Other treatments for fibroids

Surgical removal of the womb (hysterectomy)

Hysterectomy is still one of the most common methods of treating women suffering from fibroids. It involves complete removal of the womb, sothereby, ruling out any reoccurrence of uterine fibroids. The surgeon can perform the operation via the abdominal cavity or vagina, possibly leaving the ovaries in place. Hysterectomy is often the preferred method of treatment for women with large fibroids or heavy periods. It should however only be used on women who do not want any more children.



 

Surgical removal of the fibroid (myomectomy)

Myomectomy involves removing fibroids from the wall of the uterus by means of surgery. While fibroids in the uterine cavity can be removed through the vagina and cervix, with fibroids in the wall or outer layer of the womb, an incision cannot be avoided. With a hysteroscopic myomectomy, one or more fibroids (generally in the uterine cavity) are removed using a hysteroscope introduced via the cervix. During a laparoscopic myomectomy, a small incision is made in the abdominal wall to remove fibroids (generally no more than 6 cm in size, depending on their position) on the outside of the uterus. A myomectomy via the abdominal cavity requires incisions to be made in the abdomen and uterus. A myomectomy does not affect the reproductive potential – after a sufficient recovery period patients are generally able to conceive without any risk. However, they may need to give birth via a Caesarean section.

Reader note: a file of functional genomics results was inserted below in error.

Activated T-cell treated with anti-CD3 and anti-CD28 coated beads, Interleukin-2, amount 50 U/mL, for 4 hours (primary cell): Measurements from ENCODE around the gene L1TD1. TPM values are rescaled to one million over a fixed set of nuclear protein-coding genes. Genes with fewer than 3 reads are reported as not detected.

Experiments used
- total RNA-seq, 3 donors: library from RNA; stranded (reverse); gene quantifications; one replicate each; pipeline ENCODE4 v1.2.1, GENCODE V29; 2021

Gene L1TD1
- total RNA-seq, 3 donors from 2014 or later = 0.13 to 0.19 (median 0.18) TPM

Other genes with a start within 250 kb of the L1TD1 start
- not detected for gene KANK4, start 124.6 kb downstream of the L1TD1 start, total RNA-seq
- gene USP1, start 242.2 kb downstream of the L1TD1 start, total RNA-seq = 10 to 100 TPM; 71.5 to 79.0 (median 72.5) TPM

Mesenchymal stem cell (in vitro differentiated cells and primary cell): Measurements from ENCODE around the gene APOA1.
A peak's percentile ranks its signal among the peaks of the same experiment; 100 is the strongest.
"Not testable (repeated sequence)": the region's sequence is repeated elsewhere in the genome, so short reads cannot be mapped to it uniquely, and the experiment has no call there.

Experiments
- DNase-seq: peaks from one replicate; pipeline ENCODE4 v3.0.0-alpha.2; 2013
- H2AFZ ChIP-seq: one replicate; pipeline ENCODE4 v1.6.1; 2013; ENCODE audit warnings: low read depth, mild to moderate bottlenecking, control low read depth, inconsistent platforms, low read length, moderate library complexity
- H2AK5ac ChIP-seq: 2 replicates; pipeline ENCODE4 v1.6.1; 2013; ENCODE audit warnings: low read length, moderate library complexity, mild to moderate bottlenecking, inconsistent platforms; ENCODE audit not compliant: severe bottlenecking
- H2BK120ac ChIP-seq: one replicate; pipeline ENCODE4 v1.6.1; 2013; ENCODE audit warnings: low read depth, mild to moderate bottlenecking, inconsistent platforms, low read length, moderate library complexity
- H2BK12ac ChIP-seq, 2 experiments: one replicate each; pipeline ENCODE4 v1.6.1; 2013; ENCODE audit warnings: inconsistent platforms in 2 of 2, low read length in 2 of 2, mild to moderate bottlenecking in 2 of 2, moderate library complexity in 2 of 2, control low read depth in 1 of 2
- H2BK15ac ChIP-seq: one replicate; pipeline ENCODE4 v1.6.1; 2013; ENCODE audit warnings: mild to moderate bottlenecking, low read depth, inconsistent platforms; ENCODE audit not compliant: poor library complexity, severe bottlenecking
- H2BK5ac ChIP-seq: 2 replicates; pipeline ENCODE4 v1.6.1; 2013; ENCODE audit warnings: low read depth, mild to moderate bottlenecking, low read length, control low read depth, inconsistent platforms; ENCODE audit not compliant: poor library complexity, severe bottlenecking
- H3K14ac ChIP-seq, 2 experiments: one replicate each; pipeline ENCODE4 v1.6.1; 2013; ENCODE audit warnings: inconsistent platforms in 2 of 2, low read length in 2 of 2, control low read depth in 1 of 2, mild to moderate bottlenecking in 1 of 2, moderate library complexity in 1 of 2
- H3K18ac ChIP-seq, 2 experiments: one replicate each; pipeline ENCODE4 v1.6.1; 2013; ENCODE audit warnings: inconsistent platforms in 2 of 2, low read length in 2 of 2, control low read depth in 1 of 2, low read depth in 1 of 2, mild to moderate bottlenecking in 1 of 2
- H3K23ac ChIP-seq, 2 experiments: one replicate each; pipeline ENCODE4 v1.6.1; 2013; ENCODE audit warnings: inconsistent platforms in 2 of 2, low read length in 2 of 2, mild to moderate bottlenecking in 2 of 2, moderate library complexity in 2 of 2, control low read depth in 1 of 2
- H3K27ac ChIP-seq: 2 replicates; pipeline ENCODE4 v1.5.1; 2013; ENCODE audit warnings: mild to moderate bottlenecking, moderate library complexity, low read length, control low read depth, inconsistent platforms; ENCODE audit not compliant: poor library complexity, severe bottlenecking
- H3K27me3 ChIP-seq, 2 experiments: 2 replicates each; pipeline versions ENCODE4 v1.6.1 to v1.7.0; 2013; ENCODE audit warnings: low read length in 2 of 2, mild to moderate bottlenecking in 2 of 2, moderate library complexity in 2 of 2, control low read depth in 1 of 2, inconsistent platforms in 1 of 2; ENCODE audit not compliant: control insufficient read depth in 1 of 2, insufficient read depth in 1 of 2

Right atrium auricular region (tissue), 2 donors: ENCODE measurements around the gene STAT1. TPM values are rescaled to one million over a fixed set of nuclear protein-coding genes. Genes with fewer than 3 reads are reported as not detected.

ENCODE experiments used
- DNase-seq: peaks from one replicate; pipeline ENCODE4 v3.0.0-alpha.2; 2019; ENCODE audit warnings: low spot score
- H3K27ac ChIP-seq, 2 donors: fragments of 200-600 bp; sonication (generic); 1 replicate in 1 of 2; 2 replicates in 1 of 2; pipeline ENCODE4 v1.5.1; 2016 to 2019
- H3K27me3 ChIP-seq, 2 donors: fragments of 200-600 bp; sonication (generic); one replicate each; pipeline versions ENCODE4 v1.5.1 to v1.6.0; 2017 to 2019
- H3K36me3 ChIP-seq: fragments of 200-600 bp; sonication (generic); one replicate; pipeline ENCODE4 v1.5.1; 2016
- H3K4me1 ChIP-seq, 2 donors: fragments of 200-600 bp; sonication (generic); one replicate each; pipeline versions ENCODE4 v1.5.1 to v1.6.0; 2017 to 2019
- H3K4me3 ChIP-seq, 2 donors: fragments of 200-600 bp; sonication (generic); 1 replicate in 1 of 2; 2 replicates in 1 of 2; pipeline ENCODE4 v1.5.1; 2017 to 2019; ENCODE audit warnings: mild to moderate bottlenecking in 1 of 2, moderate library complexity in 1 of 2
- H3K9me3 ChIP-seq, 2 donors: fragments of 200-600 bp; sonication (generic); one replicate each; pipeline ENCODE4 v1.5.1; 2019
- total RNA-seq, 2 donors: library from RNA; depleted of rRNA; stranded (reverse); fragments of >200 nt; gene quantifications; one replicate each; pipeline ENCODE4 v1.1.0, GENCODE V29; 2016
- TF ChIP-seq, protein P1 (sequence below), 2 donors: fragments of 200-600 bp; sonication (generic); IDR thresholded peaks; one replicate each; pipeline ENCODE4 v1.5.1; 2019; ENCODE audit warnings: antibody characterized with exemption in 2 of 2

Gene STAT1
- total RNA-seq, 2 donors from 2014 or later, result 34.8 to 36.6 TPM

Other treatment methods for fibroids are removal of the womb, fibroid excision, embolisation and hormone therapy.

Embolization

One alternative to surgical removal of the womb is fibroid embolisation. Since the mid-1990s this procedure, which was originally used to stop bleeding after childbirth, has increasingly become an established method of treating uterine fibroids. The physician positions a small catheter in the groin and inserts it in the artery of the thigh. X-ray images are then used to guide it to the arteries supplying the womb with blood. Little particles of plastic are introduced via the catheter into the blood vessels supplying the fibroid. These particles block the supply of blood to the fibroid. The fibroid will then shrink, and there is typically relief from symptoms in two or three month’s time. For women who want children fibroid embolisation is a treatment option which can be considered in consultation with an interventional radiologist.



 

Hormone Therapy

Hormone therapy makes use of contraceptive pills and treatment with hormones. One current development of hormone therapy involves the administration of synthetic GnRH agonists (gonadotropin-releasing hormone agonists), which reduce the amount of oestrogen produced by the body. Lower levels of oestrogen will make fibroids and the uterus to shrink, so alleviating symptoms. GnRH agonists will also cause the periods to stop and therefore help with anaemia. However, if treatment is interrupted, the fibroids will return to their original size within four to six months. Most hormone therapies have a contraceptive effect.

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